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Ground loops and TTL supply from PSU questions

Discussion in 'Electronic Design' started by Jon Danniken, Nov 24, 2006.

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  1. Jon Danniken

    Jon Danniken Guest


    I have two questions.

    First, do I need to be concerned with ground loops for computer circuits? I
    am planning on taking 5V and Ground from a molex off of the PSU to power a
    small circuit that I am building inside of the computer case. The circuit
    will use that ground as a reference for a voltage (2V or so) coming off of
    the video card adaptor (AGP port).

    Am I going to be okay referencing the voltage from the video card to the
    ground wire from the PSU, or should I reference it to something on the video
    card itself? If I do need to reference it to something on the card itself,
    would it be okay to tie the ground on the video card to the ground on the
    molex from the PSU?

    My second question concerns using the 5V output from the PSU as the Vcc for
    a TTL chip. Should I use a voltage regulator to ensure that the supply is at
    5V (and not too far over), or is it generally okay to just use the 5V as it
    comes off of the molex?

    Thanks for any insights into these concerns,

  2. At the risk of being wrong (as always possible), I'd get the signal from
    that AGP differential.
    Then you can use normal ground from the connector, and any ground current
    will not interfere with the input.
    No, use differential input, ground side diff input on AGP card.

  3. Rich Grise

    Rich Grise Guest

    I disagree here. Jon should either use the +5 from the PSU, and just
    capacitate it smooth, or run a regulator off the +12. Any +5 regulator
    with only a +5 supply will put out less than +5V, because there is no

  4. Oh I agree, when using the 5V you should filter / decouple it locally.
    If the app is purely digital that PSU 5V will be OK, if it involves
    any analog processing you could use the 12V or a switcher on board from some
    other supply.
    To make it short, the 'molex' IS the connector from the PSU I think?
    Or did you mean one of thsoe power connectors as to the IDE drive?
  5. Jon Danniken

    Jon Danniken Guest

    Thanks, Jan The reason I want to tie the grounds together is to be able to
    use a transistor (NPN) to switch in the circuit. I would drive the
    transistor from a 4013 flip/flop, and connect the 2V coming from the AGP
    card to an appropriate resistor, and then to the Collector of the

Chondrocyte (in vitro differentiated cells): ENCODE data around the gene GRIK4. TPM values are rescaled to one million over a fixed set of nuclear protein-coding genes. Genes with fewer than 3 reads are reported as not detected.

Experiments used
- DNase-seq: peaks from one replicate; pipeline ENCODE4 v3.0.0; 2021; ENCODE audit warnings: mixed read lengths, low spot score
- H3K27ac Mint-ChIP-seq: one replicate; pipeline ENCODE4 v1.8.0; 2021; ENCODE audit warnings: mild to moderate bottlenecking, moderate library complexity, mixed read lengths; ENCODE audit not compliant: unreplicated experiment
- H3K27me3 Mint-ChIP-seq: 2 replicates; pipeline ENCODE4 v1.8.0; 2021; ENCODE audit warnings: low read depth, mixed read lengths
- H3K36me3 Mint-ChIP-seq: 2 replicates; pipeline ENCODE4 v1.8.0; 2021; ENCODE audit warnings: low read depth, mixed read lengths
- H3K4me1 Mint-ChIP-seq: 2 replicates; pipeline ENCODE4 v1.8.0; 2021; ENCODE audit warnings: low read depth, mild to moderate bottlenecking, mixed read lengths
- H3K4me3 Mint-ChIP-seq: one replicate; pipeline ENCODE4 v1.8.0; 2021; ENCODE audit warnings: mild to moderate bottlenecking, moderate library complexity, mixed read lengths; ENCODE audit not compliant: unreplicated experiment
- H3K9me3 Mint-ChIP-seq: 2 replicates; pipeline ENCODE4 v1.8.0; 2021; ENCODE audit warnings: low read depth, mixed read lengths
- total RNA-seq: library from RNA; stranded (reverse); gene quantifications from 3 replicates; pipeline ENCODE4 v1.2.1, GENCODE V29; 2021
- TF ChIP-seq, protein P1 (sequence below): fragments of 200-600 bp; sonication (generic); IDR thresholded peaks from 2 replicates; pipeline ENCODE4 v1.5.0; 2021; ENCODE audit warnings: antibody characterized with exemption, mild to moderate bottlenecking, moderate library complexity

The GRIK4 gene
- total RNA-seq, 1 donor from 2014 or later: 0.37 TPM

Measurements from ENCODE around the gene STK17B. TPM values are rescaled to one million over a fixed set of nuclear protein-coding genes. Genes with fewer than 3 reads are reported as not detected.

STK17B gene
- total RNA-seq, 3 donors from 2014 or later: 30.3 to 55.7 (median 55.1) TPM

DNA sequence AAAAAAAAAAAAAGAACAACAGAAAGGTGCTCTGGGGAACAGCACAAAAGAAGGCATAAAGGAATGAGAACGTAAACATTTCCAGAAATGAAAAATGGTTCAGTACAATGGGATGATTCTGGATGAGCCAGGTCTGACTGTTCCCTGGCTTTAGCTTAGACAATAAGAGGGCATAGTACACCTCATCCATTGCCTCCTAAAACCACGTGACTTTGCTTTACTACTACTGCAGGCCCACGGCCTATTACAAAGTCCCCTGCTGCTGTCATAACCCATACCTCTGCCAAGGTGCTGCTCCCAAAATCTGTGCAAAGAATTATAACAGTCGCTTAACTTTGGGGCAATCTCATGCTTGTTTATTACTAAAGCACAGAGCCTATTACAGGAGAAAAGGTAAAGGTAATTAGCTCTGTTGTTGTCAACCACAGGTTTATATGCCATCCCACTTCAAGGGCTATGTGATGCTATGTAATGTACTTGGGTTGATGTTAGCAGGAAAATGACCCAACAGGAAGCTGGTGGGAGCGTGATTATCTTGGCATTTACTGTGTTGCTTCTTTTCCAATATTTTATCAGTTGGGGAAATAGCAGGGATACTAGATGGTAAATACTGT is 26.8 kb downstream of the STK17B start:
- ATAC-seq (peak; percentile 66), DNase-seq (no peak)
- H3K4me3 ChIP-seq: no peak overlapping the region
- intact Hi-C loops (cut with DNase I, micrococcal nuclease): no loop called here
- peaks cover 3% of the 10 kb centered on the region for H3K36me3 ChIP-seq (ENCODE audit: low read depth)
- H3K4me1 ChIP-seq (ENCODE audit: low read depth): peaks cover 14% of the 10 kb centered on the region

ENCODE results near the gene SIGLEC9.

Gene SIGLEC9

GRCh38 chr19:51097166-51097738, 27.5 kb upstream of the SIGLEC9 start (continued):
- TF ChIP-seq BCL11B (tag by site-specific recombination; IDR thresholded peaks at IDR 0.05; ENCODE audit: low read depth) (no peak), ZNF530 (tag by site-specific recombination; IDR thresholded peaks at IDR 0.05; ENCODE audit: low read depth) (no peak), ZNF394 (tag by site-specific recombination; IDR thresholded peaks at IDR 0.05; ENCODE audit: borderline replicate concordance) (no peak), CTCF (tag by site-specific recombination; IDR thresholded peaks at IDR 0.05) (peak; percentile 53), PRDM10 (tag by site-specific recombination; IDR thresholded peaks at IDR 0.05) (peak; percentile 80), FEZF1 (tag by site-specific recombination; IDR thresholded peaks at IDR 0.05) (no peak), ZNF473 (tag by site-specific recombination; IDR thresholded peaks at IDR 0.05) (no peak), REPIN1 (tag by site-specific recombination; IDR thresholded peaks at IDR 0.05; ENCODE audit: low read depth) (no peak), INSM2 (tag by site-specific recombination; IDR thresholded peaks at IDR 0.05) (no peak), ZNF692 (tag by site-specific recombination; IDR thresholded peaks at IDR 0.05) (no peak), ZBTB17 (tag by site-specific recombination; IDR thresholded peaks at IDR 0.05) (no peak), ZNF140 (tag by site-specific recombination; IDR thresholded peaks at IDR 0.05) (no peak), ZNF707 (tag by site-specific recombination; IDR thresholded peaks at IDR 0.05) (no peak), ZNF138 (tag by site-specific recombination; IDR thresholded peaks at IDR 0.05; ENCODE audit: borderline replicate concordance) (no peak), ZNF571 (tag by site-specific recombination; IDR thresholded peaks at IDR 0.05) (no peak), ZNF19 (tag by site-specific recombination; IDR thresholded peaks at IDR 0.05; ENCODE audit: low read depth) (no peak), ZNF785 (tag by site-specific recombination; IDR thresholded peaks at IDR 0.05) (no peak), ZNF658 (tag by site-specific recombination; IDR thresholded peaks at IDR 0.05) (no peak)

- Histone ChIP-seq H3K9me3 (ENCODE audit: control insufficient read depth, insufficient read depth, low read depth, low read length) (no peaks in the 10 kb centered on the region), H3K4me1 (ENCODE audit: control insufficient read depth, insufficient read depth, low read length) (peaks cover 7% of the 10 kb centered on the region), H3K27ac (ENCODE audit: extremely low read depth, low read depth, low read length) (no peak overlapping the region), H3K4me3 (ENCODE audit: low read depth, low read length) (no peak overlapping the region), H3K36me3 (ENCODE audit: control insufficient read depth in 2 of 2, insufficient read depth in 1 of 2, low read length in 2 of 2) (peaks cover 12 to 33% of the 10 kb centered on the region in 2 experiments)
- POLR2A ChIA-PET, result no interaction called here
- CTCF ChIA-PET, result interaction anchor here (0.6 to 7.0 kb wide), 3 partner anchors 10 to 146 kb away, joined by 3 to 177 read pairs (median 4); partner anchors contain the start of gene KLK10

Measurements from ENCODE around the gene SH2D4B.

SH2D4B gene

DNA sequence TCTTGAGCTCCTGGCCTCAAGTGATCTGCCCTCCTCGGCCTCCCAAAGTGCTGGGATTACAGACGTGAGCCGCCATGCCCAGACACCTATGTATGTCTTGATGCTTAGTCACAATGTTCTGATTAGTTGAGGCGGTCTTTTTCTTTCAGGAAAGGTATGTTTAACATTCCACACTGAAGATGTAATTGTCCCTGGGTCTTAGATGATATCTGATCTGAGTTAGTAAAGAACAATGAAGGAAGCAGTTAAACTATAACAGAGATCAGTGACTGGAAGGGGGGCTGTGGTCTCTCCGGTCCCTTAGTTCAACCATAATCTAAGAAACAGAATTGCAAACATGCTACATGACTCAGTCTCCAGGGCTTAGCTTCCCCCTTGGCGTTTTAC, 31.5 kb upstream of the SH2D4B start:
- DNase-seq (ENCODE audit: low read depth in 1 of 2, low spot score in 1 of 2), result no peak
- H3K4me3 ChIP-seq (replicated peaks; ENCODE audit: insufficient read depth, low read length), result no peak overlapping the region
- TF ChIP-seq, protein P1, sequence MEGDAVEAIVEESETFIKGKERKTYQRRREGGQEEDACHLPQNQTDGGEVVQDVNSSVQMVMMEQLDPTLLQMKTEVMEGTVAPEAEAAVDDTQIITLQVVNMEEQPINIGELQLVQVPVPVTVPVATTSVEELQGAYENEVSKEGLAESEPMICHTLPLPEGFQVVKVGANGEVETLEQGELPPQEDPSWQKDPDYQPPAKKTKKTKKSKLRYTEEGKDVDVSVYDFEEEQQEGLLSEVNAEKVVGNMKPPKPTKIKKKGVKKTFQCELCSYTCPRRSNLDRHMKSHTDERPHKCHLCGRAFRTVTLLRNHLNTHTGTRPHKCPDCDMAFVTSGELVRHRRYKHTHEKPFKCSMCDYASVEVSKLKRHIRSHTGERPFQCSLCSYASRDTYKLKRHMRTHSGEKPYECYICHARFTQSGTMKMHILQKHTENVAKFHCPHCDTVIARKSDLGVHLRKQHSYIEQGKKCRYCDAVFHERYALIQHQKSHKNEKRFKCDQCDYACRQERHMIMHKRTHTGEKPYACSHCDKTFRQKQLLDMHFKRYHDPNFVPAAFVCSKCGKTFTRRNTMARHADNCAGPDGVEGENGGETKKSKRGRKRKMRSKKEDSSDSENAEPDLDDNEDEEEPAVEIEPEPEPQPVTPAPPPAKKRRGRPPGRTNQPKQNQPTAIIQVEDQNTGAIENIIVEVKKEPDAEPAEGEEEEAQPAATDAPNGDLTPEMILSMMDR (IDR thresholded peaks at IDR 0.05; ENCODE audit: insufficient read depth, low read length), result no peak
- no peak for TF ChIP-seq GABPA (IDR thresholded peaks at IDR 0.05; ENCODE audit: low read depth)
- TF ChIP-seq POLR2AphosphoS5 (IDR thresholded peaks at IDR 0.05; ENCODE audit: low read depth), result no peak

transistor. When switched on, the transistor would complete the circuit
    through the shared ground, and change the reference voltage from the AGP
    card (desired effect)

    Otherwise, I'm thinking I would have to use a quad bilateral switch.

    Here is a crude ascii drawing:

    |--/\/\/---- From AGP voltage
    From switching circuit --/\/\/---|

    This is why I am hoping to tie the grounds in together, so that I can just
    use a transistor to switch in the circuit.


  6. Jon Danniken

    Jon Danniken Guest

    Thanks Jan, and Rich.

    Yes, the voltage will be coming off a molex connector from the PSU.. The
    chips involved will be a MAX232, a 4013 (flip flop), and possibly a 7404
    (hex inverting buffer) if I need it. There will also be a few transistors
    switching things in and out..

    I would definitely toss in a few caps across the supply as it enters the
    board, but will that be enough?



  7. I would do it something like this (discrete), differential amp.
    _________________________________________ +
    | |
    [ ] [ ]
    | |--------------------------> signal
    d d
    -- g JFETs g---------
    AGP s s |
    SIG |-------------| |
    | |
    AGP -------------------------- +
    GND | |
    | [ ]
    c |
    e NPN ---
    | \ / temp comp diode
    | current source ---
    [ ] |
    | [ ]
    | |
    ------------------------------------ GND
    No need to tie any ground together,
  8. The PC PSU will have to work between about 4.75 and 5.25 I think, mine goes down
    to 4.81 according to bios....
    That is within the TTL spec, CMOS HC[T] may have even bigger range, look it up.
    It should work!
  9. Jon Danniken

    Jon Danniken Guest

    Thanks, Jan, but if I am reading that correctly, you have the AGP actually
    turning the FETs on and off.

    In the application I am doing, the switching is done by the remote circuit
    (by a flip flop), which connects the AGP voltage to ground via a resistor.

    The reason for this circuit is to fool a voltage sensing chip on the AGP
    card into thinking that certain voltages on the AGP card are too low. This
    is done by connecting a parallel resistance to the existing resistor on the
    AGP card. By doing this, certain voltages on the AGP card will be raised,
    which is what I am trying to accomplish. (this actually works, I am just
    trying to automate it with a switching circuit so it isn't left on when it
    isn't needed)

    I like the idea of keeping the AGP ground seperate, though, the safety of
    which is my main concern.


  10. Jon Danniken

    Jon Danniken Guest

    Thanks, Jan, that will save me some needed space.

  11. Ah now I get what you want.
    Well in that case it is the other way around, the diff amp goes on the AGP
    card and perhaps drives a power MOSFET or transistor.
    Your driver signal is the differential.
    But likely only a simple MOSFET will do, 5V on enough noise margin.
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